Yemen’s president steps aside amid efforts to end its long-running civil war

Three men standing outdoors.
Yemeni President Abed Rabbo Mansour Hadi arrives in Tunis for a summit of Arab nations in March 2019.
(Hussein Malla / Associated Press)

Yemen’s exiled president stepped aside and transferred his powers to a presidential council Thursday, as international efforts to end the country’s long-running civil war gained momentum with a two-month truce.

Saudi Arabia and the United Arab Emirates, major players in the conflict, appear to have played a role in President Abdu Rabu Mansour Hadi’s decision, quickly welcoming it with a pledge of $3 billion in aid. The head of the new ruling presidential council has close ties to Riyadh.

Whether the switch will expedite an end to Yemen’s grinding war remains to be seen, as United Nations-sponsored negotiations have been at an impasse and fighting, airstrikes and missile attacks continued until late last month.


In a tweet, Mohammed Abdul-Salam, the top negotiator for the Iranian-backed Houthi rebels fighting Yemen’s internationally recognized government, dismissed the appointment of the council. The rebels have in the past benefited from squabbles among their rivals.

“Our Yemeni people are not concerned with any illegitimate decisions made by illegitimate parties beyond their boundaries,” he tweeted.

Peter Salisbury, a Yemen expert at the International Crisis Group, described the power transfer as “a big deal.” The development, he tweeted, is the “most consequential shift in the inner workings of the anti-Houthi bloc since war began.”

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Hadi, 76, said the newly established council would run the government and lead negotiations with the Houthis, according to a statement aired on state-run media.

The move is meant to unify the anti-Houthi camp after years of infighting and disputes, and was almost certainly orchestrated in Riyadh, where Yemeni factions were meeting over the last week to discuss efforts to end the war.

“With this declaration, a Presidential Leadership Council shall be established to complete the implementation of the tasks of the transitional period. I irreversibly delegate to the Presidential Leadership Council my full powers,” Hadi declared on Yemen’s state-run TV.


Hadi also sacked Vice President Ali Mohsen Ahmar, a powerful military figure, and delegated Ahmar’s powers to the council.

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The council is chaired by Rashad Alimi, an advisor to Hadi and former interior minister in the government of late strongman President Ali Abdullah Saleh.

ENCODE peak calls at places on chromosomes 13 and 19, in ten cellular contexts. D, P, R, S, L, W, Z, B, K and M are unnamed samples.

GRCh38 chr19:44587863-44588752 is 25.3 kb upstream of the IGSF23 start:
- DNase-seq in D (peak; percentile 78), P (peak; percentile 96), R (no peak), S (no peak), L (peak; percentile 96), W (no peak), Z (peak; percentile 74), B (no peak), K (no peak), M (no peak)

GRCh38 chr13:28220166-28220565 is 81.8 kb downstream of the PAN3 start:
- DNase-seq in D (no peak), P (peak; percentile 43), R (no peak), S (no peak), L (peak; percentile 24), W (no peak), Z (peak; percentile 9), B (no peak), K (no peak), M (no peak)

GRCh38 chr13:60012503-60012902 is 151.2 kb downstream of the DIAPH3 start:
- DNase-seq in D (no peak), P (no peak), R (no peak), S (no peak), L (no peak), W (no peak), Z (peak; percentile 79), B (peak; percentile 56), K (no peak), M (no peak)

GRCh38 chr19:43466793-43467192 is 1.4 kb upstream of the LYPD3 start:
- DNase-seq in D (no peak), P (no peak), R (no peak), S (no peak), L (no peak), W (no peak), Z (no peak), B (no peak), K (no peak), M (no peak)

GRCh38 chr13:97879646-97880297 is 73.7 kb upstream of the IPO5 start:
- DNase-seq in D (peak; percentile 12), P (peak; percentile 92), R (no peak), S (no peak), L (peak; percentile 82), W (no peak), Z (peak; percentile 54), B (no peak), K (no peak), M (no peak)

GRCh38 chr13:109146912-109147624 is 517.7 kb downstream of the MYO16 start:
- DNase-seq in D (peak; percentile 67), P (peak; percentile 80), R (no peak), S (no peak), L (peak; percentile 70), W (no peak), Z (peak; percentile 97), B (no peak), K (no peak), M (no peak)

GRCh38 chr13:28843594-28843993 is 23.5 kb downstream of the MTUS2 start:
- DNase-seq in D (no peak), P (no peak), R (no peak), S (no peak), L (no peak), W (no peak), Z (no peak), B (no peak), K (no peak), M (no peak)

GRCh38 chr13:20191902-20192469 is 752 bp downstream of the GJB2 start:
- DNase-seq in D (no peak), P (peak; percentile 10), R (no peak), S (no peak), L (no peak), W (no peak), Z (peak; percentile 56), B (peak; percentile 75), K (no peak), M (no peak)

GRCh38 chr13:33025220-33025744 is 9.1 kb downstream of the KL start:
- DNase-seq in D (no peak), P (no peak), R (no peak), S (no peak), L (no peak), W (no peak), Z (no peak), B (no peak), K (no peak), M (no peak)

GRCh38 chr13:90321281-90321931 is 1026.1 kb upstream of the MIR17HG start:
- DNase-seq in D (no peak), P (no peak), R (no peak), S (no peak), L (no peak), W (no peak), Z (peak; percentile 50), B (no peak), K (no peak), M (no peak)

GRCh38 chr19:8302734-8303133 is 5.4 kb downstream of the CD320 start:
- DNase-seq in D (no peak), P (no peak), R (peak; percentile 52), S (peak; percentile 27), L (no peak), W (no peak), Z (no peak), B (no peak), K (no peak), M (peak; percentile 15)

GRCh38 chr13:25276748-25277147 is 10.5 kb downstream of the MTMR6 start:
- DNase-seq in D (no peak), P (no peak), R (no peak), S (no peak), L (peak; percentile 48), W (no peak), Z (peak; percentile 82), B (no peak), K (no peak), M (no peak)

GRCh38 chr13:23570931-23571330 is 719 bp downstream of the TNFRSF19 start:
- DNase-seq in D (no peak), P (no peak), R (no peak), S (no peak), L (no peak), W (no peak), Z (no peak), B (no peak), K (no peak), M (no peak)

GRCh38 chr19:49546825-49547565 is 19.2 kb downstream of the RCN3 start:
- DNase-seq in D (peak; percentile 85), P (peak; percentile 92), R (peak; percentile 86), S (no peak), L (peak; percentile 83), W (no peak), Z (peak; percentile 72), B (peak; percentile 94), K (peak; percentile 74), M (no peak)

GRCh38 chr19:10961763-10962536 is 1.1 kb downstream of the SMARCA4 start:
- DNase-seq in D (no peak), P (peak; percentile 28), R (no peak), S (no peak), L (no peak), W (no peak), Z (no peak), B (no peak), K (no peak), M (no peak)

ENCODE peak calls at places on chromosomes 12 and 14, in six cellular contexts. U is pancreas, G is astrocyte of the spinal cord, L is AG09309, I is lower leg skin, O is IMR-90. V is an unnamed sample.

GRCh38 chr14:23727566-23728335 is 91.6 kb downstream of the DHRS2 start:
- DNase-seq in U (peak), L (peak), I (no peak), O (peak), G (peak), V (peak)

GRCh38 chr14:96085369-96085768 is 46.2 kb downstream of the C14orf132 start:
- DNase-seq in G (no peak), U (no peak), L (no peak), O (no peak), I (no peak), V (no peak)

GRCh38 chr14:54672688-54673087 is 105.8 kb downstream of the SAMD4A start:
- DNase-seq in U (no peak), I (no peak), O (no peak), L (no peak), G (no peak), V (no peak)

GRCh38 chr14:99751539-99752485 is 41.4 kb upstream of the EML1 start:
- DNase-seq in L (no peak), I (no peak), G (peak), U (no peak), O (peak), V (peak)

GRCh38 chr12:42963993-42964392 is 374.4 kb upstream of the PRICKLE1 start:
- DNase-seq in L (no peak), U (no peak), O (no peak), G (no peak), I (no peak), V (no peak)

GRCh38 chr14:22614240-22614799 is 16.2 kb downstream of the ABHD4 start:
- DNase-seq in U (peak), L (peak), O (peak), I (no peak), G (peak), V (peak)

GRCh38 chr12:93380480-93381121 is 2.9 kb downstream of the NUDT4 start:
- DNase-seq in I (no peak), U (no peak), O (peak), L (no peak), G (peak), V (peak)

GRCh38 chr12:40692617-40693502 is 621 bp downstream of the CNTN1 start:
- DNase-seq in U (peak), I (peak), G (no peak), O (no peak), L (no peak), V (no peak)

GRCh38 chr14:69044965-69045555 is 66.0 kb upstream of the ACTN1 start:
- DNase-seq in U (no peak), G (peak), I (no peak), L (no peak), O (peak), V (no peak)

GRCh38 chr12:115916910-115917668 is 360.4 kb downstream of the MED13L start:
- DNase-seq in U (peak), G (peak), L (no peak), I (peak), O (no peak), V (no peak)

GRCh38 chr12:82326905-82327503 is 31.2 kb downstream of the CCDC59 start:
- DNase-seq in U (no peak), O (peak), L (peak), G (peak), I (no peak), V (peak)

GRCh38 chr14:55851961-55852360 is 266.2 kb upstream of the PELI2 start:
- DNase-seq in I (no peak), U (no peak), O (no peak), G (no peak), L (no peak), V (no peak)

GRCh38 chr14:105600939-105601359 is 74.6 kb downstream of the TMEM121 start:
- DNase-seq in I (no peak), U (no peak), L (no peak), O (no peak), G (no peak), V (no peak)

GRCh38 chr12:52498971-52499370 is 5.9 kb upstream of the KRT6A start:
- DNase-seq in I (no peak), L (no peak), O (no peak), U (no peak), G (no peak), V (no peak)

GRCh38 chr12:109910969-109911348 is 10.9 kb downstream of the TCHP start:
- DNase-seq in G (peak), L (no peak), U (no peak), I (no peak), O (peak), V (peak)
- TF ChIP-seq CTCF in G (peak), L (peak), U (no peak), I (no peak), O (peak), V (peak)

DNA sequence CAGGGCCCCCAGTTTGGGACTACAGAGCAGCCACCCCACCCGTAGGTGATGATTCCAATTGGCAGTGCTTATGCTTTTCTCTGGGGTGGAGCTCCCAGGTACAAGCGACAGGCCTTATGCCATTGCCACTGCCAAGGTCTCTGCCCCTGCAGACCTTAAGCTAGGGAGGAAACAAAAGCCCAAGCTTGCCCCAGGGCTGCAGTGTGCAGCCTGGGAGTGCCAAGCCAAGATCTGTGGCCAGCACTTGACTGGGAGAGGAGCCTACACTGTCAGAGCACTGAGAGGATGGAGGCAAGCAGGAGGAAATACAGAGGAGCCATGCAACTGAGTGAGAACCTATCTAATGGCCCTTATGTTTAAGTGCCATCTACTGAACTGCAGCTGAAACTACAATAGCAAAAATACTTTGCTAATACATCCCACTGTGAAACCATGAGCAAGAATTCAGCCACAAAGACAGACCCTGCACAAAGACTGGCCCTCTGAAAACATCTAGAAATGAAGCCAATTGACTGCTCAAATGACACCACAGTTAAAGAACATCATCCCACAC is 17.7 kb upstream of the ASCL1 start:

Alimi enjoys close ties with Saudi Arabia and other political groups inside Yemen, including the powerful Islah party — the transnational Muslim Brotherhood’s branch in Yemen.

The council has seven other members, all of whom have political and military influence in Yemen. That includes Aidarous Zubaidi, head of the secessionist Southern Transitional Council, an umbrella group of heavily armed and well-financed militias propped up by the United Arab Emirates since 2015.

Sheikh Sultan Aradah, the powerful governor of energy-rich Marib province, was also named a member of the council. So was Tariq Saleh, a militia leader and nephew of the late president, who has close ties with the UAE.

Hadi was named president of Yemen in 2012 with a mission to oversee a democratic transition after the Arab Spring uprising that ended Saleh’s longtime rule.

However, the Houthis, a religious movement-turned-rebel militia, allied with Saleh and seized the capital, Sana, in 2014, forcing Hadi and his government into exile in Saudi Arabia.

Months later, Saudi Arabia formed a military coalition and entered the war to try to restore Hadi’s government to power.

The conflict has in recent years become a regional proxy war that has killed more than 150,000 people, including at least 14,500 civilians. It has also created one of the worst humanitarian crises in the world.

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Welcoming Hadi’s move, Saudi Arabia urged the presidential council to embark on U.N.-led negotiations with the Houthis to find a “political, final and comprehensive” settlement to the conflict, according to the state-run Saudi Press Agency.

Crown Prince Mohammed bin Salman, the de facto ruler of Saudi Arabia, has also met with the council head and its members, according to Saudi state-run TV.


The warring sides announced a two-month cease-fire this month, the first nationwide truce in Yemen in six years.

Hadi’s announcement came as Yemeni talks called by the Saudi-based Gulf Cooperation Council entered their final day Thursday. The Houthis boycotted the efforts because they’re taking place in Saudi Arabia.

Jordan and Egypt welcomed Yemen’s new presidential council. Arab League Secretary-General Ahmed Aboul Gheit expressed his support in a statement, saying he hoped it would lead the country toward peace.

He also called on all Yemeni parties to respect the truce as a gateway to “serious negotiations that could eventually end the suffering of the Yemeni people.”

France also hailed the appointment of the council as an “important step toward restoring a state that serves all Yemenis.”